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Set up the Apache balancer manager user interface

Following on from the previous post about configuring Apache as a reverse proxy, in this post I'm going to look at setting up the balancer manager web UI.  

The balancer manager UI can be used to change settings on the load balancer without having to restart Apache.  It also provides feedback on problems with the nodes in the cluster.  

The UI is enabled by editing the virtual host file that contains the balancer settings.  In the last post, I set up the load balancer by editing the default virtual host file, so I'm going to open that file again:

sudo gedit /etc/apache2/sites/available/000-default.conf

The following code needs to be added beneath the Proxy definition:

    <Location /balancer-manager>
        SetHandler balancer-manager
        Order allow,deny
        allow from 192.168.0
    </Location>

    ProxyPass /balancer-manager !

This tells Apache that requests to the /balancer-manager URL should be handled by the balancer manager module, and it should only be accessible from addresses on subnet 192.168.0. The ProxyPass directive is used to tell Apache that requests to /balancer-manager should not be proxied - they should be handled locally by the balancer manager module.

Save the file and restart Apache:

sudo service apache2 restart

Now visit your load balancer's public IP address in a web browser with /balancer-manager added to the URL (for example, http://192.168.0.2/balancer-manager).  You should see something like this:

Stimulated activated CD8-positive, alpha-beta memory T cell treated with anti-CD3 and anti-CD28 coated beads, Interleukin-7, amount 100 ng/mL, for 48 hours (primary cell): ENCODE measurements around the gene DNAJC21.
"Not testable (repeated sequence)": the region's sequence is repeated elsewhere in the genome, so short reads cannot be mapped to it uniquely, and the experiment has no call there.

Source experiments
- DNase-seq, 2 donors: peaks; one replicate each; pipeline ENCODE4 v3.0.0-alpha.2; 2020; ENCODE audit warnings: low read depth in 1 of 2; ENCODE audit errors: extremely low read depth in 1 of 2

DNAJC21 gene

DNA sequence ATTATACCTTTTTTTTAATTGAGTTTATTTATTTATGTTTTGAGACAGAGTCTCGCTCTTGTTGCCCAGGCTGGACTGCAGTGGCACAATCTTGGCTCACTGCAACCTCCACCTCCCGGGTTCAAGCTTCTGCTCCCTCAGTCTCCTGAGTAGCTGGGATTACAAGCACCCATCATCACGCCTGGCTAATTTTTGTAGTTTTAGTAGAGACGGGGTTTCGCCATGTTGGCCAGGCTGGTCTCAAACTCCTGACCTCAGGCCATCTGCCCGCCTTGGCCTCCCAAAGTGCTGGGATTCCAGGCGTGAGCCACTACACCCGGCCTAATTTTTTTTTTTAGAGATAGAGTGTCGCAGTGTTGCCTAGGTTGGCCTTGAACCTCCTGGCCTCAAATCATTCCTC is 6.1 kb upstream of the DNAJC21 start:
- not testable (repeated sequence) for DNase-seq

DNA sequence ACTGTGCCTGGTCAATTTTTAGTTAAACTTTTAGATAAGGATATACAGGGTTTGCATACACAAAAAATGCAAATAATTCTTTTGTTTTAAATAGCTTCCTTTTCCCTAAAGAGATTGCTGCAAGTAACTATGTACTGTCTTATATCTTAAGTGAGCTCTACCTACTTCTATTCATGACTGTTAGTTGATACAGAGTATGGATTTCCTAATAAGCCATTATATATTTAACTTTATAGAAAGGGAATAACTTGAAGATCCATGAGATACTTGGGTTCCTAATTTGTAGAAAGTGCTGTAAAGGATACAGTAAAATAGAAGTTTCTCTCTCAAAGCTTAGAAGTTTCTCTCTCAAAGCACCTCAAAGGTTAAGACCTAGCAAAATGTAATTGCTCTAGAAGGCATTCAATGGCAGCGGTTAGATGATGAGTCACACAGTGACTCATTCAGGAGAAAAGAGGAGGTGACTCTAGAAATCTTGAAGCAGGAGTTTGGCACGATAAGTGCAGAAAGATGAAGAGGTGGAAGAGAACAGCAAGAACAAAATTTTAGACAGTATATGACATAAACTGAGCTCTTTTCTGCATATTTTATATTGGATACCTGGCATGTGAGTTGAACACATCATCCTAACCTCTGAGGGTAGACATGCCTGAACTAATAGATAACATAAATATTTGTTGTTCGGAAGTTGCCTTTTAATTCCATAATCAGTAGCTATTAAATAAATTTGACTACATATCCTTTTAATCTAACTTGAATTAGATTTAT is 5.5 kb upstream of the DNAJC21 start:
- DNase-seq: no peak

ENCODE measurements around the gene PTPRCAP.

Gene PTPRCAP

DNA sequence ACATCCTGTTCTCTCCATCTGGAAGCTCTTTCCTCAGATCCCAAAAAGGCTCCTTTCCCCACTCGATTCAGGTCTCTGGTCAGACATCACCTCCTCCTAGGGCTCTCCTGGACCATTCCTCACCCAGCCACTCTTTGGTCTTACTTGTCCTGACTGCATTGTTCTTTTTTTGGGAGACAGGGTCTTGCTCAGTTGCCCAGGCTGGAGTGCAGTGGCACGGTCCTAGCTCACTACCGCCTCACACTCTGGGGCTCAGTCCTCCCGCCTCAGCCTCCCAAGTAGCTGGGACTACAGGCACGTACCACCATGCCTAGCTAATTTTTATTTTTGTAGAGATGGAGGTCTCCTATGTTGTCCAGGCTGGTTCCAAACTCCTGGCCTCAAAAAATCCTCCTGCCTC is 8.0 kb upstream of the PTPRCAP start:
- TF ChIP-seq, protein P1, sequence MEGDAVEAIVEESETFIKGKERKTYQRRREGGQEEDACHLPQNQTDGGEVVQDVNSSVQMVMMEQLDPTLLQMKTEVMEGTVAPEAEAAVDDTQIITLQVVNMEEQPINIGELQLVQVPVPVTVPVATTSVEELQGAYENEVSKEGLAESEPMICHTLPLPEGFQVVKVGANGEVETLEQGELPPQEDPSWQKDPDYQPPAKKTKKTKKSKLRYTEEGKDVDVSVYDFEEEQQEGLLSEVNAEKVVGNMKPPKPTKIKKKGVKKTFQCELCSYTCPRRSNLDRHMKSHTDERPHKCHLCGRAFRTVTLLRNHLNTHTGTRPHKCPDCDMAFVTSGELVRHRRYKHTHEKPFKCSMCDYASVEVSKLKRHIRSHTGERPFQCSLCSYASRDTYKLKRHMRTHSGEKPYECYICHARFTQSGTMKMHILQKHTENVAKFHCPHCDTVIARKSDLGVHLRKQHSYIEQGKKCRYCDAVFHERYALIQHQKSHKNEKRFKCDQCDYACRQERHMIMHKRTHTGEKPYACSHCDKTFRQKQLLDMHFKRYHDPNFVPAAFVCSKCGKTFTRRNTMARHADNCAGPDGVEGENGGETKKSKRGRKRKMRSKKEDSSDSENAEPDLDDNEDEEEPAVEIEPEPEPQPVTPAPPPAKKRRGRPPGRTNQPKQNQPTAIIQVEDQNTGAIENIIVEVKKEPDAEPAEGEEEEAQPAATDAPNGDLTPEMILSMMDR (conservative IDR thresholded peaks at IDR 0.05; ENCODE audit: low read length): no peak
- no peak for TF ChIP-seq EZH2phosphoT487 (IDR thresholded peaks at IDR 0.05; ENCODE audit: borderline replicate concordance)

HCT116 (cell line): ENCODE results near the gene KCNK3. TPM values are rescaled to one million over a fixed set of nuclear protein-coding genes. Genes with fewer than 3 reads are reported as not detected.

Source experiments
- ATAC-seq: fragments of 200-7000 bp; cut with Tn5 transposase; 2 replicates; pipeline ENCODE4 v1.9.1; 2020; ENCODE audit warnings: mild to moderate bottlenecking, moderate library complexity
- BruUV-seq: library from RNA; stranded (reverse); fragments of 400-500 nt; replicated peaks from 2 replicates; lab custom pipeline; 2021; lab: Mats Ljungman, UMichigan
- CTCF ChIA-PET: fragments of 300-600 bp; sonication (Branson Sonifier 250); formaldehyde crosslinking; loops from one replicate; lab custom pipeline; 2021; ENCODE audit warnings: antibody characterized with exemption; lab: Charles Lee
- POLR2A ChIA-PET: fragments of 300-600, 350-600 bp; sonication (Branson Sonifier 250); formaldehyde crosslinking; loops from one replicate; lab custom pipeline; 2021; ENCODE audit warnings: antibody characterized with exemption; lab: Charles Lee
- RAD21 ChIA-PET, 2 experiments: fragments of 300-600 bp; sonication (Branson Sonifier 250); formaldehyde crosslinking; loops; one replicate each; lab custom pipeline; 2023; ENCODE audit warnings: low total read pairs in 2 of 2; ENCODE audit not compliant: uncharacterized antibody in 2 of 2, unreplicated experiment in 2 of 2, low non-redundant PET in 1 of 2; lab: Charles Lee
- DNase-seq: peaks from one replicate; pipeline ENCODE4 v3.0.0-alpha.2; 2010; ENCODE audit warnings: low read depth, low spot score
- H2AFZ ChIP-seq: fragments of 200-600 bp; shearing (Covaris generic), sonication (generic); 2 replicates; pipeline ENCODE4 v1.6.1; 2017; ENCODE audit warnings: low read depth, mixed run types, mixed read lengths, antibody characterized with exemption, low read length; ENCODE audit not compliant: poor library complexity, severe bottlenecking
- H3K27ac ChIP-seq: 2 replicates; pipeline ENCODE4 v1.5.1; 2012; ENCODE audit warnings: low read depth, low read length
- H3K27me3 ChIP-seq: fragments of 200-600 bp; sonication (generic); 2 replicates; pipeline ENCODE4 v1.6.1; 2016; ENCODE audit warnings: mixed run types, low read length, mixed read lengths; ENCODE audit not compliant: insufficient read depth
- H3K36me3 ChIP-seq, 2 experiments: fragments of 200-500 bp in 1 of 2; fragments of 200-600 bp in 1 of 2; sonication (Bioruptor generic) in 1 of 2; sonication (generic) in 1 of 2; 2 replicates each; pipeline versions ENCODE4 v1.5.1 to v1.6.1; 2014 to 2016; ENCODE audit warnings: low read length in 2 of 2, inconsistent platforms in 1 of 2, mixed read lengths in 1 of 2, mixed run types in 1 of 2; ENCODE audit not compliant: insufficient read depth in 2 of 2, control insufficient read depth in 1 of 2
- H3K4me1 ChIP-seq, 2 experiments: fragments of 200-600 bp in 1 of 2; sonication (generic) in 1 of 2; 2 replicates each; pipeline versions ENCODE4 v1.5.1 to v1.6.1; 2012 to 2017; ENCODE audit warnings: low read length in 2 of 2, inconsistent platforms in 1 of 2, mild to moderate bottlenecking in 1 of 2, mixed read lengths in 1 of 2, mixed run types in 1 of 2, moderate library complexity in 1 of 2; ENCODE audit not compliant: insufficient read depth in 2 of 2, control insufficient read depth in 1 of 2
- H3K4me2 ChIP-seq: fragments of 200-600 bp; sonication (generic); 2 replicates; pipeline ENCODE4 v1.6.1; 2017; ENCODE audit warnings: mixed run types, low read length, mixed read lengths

Load balancer manager user interface

If you click on the link for the balancer status, you'll be able to edit settings for the load balancer's timeout period, the load balancing algorithm, and failover options.

Balancer manager cluster settings

By clicking on URLs of the worker nodes, you can bring up options that control individual servers:

Load balancer manager worker settings

The load factor determines what proportion of requests are sent to a given server.  For example, if the load factor is set to 2 for one of the worker nodes, that node will be sent twice as many requests as servers that have a load factor of 1. Worker nodes can also be disabled using this interface, which is useful if you need to do maintenance on a server.  Disabling the node stops the load balancer from sending sending traffic to it, so you can work on the server without interrupting user's access to the site.

Note that any settings entered into the UI will be lost when Apache is restarted.


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